RSF: Turkish gov’t violating right of presumed innocence with prison uniforms

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Relatives of Vedat Bagcerci, a victim of July 15 failed coup bid, hold uniforms like orange jumpsuits used at US military prison at Guantanamo Bay with a noose while chanting slogan for death penalty against Gülen movement members on July 17, 2017 in front of Istanbul's courthouse. Turkish President Erdogan said on July 17 during a rally the suspects being tried over the failed coup should wear uniform clothing like the notorious orange jumpsuits used at US military prison at Guantanamo Bay. / AFP PHOTO / OZAN KOSE

Reporters Without Borders (RSF) has criticized a Turkish emergency rule decree that introduces a single uniform for people imprisoned in a post-coup purge carried out by the Turkish government, saying it violates the prisoners’ right to be presumed innocent until proven guilty.

In a written statement on Thursday RSF said the “arbitrary measure will violate the right of dozens of detained Turkish journalists to be presumed innocent.”

According to the government’s post-coup emergency decree No 696, people jailed on charges of involvement in a 2016 coup attempt will have to wear a brown uniform while those charged under the terrorism law will have to wear a grey one during court appearances.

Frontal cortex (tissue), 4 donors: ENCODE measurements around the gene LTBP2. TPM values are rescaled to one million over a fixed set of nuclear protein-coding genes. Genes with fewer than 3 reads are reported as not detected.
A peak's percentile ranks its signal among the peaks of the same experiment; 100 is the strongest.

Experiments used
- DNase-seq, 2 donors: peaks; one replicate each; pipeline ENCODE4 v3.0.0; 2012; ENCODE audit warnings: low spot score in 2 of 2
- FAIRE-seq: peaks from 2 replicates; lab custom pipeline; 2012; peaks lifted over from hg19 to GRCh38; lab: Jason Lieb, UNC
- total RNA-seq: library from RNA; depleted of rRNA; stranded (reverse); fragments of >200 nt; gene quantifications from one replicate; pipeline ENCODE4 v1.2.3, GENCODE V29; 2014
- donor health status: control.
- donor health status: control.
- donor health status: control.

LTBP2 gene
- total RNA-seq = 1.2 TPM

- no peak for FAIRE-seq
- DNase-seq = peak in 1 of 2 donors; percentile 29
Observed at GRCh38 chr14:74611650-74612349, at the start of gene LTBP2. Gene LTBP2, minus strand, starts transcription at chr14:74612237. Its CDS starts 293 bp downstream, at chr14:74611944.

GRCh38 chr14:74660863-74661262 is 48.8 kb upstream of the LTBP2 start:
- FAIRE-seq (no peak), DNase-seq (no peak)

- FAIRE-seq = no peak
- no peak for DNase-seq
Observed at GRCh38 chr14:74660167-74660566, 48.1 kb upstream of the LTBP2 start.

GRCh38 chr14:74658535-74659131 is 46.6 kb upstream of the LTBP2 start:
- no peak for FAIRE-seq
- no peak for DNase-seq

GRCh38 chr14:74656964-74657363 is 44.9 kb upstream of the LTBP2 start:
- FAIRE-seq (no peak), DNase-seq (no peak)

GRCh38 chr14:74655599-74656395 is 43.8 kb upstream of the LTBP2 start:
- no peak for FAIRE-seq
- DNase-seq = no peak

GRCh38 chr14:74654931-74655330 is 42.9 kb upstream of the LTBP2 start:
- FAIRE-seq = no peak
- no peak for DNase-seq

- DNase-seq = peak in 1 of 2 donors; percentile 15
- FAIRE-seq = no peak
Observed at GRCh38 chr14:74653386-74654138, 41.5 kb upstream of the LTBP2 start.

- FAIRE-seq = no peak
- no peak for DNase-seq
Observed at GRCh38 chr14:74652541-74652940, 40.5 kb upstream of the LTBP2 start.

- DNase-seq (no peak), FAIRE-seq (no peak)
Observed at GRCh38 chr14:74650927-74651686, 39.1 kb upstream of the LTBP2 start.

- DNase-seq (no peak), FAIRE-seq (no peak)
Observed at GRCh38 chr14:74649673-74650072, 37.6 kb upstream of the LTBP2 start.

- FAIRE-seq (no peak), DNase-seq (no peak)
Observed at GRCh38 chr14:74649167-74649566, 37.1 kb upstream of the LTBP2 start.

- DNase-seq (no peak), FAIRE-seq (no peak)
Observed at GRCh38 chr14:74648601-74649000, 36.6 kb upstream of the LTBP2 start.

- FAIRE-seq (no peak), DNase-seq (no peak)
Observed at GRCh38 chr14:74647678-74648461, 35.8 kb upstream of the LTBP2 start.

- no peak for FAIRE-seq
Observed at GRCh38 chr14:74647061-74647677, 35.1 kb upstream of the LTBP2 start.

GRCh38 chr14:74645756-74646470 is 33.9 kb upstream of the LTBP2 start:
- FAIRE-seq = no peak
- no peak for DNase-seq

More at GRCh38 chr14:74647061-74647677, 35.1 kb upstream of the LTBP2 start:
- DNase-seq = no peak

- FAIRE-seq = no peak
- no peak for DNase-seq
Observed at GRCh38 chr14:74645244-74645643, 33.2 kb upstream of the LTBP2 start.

“These two categories of charges, which are defined in an extremely vague and broad manner, have been systematically brought against the victims of the 18-month-old purge in Turkey, who have included many journalists,” RSF said.

“The sole aim of this measure is to humiliate, intimidate and stigmatize the detainees concerned,” RSF Secretary-General Christophe Deloire said. “In violation of the right to be presumed innocent, imprisoned journalists will be identified with the perpetrators of the bloody coup attempt of 15 July 2016. We call for the immediate repeal of this decree, which constitutes yet another step in the Turkish judicial system’s transformation into an instrument of political revenge.”

The new measures will be enforced in a month’s time following a notice by the Justice Ministry. All detainees except pregnant women and minors will have to wear a uniform in court.

“Many prisoners may refuse to wear the uniform with as yet unknown consequences that could include being barred from appearing in court. The obligation to wear a uniform led to waves of hunger strikes in the 1980s in which several political prisoners died,” RSF also warned.

President Recep Tayyip Erdoğan said in mid-July that people detained over coup charges should wear a single uniform, as in Guantanamo. “When they appear in court, let’s make them appear in identical uniforms, like in Guantanamo,” he said during an Istanbul rally to mark the first anniversary of the July 15, 2016 coup attempt. (Turkey Purge)

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